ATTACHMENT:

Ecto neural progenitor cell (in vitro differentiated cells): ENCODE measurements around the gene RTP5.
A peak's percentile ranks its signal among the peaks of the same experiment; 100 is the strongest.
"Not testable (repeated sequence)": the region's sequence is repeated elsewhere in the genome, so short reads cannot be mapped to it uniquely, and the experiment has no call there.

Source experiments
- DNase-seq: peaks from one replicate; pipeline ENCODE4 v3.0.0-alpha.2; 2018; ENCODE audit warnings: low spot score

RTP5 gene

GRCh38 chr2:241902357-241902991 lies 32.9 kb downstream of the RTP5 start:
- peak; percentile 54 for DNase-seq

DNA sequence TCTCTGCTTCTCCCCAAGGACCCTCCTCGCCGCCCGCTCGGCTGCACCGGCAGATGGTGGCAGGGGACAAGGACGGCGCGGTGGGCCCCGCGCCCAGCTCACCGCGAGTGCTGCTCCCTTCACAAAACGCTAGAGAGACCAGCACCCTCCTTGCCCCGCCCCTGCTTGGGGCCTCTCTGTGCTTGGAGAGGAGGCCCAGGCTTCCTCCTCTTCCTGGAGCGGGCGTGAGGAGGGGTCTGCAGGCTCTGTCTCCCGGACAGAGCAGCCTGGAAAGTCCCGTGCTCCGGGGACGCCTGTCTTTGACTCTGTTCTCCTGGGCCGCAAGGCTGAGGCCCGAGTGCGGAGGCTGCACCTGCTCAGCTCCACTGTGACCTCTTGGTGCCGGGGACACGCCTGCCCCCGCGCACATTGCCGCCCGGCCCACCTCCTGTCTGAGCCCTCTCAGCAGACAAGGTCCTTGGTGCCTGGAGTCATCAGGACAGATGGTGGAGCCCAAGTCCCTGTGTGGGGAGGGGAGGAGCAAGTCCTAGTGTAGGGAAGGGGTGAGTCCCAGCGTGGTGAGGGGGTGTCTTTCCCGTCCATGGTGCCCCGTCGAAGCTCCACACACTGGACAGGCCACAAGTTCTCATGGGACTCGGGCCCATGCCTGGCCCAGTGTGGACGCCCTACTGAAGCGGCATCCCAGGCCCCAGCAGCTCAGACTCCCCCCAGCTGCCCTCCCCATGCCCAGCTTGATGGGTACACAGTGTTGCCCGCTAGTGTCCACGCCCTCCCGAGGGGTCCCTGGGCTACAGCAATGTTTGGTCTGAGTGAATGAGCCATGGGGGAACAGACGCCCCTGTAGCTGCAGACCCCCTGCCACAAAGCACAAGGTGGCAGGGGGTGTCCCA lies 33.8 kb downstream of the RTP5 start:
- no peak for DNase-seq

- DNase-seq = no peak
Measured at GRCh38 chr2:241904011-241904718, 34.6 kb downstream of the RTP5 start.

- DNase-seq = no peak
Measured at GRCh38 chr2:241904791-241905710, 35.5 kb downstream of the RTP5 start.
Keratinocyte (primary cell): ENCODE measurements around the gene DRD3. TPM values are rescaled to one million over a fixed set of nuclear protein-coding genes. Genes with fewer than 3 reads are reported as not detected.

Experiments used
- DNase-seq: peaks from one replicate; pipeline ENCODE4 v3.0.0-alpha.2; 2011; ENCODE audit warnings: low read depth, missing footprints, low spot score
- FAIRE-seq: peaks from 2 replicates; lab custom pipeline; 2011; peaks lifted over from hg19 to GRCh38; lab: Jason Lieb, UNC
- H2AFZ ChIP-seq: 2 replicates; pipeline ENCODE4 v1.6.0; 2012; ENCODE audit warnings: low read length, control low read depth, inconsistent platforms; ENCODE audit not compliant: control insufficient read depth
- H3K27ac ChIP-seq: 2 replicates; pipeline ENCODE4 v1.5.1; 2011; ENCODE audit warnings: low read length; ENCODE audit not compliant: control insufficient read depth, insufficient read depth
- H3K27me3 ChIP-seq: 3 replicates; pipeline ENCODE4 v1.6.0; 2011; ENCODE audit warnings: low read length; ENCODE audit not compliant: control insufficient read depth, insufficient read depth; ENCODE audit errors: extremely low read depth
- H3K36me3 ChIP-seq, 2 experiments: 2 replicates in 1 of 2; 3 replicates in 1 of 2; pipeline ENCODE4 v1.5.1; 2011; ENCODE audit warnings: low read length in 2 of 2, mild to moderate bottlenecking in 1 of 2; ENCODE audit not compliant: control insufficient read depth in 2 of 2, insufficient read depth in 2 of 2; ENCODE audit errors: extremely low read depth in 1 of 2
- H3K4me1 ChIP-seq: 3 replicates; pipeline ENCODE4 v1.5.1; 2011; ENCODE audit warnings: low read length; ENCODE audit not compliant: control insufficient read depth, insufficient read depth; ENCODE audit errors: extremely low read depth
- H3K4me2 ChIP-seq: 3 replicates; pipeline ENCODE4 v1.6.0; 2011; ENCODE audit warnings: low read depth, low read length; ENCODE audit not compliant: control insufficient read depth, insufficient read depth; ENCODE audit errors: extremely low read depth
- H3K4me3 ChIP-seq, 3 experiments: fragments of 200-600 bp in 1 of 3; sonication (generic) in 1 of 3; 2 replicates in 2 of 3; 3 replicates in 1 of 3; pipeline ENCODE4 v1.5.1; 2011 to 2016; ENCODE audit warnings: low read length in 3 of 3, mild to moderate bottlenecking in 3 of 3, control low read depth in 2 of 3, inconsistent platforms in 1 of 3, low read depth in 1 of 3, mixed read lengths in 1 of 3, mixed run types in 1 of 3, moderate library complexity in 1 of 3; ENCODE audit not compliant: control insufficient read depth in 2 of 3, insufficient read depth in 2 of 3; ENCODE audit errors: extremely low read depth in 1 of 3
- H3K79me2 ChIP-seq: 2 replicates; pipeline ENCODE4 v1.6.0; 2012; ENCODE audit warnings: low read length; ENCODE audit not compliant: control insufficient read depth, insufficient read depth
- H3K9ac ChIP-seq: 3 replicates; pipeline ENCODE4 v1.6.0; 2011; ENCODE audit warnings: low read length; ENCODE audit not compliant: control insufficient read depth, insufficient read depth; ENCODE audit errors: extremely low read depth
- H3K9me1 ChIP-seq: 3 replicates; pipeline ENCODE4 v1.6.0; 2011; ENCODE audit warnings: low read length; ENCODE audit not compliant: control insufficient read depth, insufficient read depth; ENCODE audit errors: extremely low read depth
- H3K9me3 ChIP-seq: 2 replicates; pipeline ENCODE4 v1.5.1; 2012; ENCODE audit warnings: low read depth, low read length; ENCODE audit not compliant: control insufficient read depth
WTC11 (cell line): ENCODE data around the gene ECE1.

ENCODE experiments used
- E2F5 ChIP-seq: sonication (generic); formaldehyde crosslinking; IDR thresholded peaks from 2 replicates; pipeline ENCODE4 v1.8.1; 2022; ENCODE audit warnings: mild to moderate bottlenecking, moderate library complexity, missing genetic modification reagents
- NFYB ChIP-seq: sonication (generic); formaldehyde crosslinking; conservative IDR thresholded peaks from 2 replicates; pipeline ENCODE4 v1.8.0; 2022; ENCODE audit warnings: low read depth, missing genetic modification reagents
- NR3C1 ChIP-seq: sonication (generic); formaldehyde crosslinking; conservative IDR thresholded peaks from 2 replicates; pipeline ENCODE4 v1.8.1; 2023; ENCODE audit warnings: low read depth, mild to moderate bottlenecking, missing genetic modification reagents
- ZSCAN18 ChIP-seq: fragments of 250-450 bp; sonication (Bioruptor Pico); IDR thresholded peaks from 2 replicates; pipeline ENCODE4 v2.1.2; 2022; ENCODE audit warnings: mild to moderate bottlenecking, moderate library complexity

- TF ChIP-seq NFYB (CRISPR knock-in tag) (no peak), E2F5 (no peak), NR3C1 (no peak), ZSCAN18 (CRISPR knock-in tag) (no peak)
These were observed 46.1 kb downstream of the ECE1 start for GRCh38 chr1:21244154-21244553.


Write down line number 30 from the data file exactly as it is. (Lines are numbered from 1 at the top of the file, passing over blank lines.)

WTC11 (cell line): ENCODE data around the gene ECE1.